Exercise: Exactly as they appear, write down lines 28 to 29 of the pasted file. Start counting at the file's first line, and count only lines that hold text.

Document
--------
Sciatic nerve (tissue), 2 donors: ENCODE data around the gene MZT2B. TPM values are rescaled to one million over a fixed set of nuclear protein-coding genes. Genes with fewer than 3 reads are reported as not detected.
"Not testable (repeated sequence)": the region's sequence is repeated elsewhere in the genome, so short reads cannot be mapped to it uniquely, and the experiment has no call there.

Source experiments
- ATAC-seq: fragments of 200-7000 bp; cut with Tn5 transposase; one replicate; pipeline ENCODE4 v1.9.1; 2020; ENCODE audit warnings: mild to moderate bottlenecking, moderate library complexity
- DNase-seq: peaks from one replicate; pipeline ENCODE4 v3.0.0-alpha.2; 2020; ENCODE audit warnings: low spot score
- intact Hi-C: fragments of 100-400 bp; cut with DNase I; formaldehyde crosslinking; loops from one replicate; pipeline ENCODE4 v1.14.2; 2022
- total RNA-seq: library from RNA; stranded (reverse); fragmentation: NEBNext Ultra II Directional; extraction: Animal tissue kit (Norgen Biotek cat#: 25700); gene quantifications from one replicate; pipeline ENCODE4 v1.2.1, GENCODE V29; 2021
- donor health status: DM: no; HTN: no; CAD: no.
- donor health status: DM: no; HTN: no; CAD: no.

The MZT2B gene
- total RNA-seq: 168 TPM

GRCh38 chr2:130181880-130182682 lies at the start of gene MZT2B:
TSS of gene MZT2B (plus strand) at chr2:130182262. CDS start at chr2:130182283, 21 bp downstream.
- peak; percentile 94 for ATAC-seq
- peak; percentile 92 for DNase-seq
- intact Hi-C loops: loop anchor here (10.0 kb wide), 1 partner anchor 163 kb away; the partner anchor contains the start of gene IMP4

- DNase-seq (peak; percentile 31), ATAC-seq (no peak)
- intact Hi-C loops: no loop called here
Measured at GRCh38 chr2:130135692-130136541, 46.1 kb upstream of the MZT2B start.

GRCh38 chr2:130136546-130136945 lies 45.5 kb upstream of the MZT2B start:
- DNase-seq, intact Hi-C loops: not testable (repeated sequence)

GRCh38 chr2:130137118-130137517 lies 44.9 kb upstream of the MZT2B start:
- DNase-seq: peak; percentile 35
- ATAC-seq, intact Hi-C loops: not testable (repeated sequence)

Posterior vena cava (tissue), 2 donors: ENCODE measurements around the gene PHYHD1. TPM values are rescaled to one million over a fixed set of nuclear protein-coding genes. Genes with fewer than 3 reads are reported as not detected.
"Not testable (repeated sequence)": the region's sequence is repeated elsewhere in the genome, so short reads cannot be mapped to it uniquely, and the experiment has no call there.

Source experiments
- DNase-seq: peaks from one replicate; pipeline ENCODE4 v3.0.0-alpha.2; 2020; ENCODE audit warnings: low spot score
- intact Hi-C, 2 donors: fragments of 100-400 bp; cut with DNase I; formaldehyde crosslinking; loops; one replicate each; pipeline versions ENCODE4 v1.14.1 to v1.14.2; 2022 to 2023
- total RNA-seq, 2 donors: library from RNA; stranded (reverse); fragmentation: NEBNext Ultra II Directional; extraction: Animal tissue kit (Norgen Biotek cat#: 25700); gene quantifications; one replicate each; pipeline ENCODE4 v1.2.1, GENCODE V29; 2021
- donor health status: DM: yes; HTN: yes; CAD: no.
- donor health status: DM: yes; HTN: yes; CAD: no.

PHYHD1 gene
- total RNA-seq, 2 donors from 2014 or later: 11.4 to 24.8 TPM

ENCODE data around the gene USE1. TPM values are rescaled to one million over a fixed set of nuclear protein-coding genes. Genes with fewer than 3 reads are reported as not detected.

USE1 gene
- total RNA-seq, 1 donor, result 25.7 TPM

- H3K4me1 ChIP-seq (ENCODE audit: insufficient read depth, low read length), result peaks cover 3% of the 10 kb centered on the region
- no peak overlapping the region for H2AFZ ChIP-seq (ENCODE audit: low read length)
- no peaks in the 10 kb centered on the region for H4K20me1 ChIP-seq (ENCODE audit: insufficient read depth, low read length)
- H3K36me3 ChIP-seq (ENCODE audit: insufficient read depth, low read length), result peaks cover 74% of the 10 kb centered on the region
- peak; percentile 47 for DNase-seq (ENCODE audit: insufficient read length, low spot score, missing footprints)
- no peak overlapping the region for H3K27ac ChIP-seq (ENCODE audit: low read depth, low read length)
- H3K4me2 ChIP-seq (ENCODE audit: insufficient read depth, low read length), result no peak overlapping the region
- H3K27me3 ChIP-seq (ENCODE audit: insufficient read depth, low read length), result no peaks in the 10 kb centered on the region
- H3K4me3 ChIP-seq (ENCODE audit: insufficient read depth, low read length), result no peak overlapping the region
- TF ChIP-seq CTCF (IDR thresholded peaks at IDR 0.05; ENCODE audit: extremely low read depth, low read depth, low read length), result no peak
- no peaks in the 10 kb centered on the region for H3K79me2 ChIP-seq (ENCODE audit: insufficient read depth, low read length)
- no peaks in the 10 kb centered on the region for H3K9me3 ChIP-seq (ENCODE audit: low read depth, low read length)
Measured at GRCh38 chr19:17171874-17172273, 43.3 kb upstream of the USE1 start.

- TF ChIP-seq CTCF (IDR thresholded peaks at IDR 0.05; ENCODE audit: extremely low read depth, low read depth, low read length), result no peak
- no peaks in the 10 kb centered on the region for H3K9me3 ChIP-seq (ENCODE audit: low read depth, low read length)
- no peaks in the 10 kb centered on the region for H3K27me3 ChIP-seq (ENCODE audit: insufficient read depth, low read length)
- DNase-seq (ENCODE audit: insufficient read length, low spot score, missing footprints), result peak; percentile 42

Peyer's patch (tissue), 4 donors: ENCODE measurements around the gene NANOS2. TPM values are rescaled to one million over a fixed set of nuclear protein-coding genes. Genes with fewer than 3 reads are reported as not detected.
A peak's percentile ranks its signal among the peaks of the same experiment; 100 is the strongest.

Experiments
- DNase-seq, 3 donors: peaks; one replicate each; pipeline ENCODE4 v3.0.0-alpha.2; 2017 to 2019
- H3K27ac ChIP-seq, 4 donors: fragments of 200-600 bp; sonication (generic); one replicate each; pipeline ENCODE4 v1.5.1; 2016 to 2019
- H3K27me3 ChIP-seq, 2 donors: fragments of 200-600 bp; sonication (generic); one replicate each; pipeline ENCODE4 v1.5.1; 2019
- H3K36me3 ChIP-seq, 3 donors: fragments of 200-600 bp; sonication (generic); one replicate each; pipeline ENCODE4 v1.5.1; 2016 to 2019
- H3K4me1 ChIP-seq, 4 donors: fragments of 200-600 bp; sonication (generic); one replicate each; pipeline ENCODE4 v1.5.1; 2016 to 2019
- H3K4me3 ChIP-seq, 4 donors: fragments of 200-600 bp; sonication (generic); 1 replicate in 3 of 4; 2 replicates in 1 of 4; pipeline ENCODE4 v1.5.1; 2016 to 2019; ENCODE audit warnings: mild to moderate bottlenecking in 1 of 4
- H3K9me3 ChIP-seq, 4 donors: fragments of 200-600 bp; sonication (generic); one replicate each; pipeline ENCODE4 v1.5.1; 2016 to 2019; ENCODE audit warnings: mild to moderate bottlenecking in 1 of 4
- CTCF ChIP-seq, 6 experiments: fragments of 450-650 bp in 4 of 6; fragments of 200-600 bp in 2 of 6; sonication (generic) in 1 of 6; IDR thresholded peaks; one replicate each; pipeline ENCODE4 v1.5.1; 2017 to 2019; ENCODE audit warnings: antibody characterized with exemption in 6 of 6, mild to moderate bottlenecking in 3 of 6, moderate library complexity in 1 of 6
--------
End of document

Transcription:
- DNase-seq: peaks from one replicate; pipeline ENCODE4 v3.0.0-alpha.2; 2020; ENCODE audit warnings: low spot score
- intact Hi-C, 2 donors: fragments of 100-400 bp; cut with DNase I; formaldehyde crosslinking; loops; one replicate each; pipeline versions ENCODE4 v1.14.1 to v1.14.2; 2022 to 2023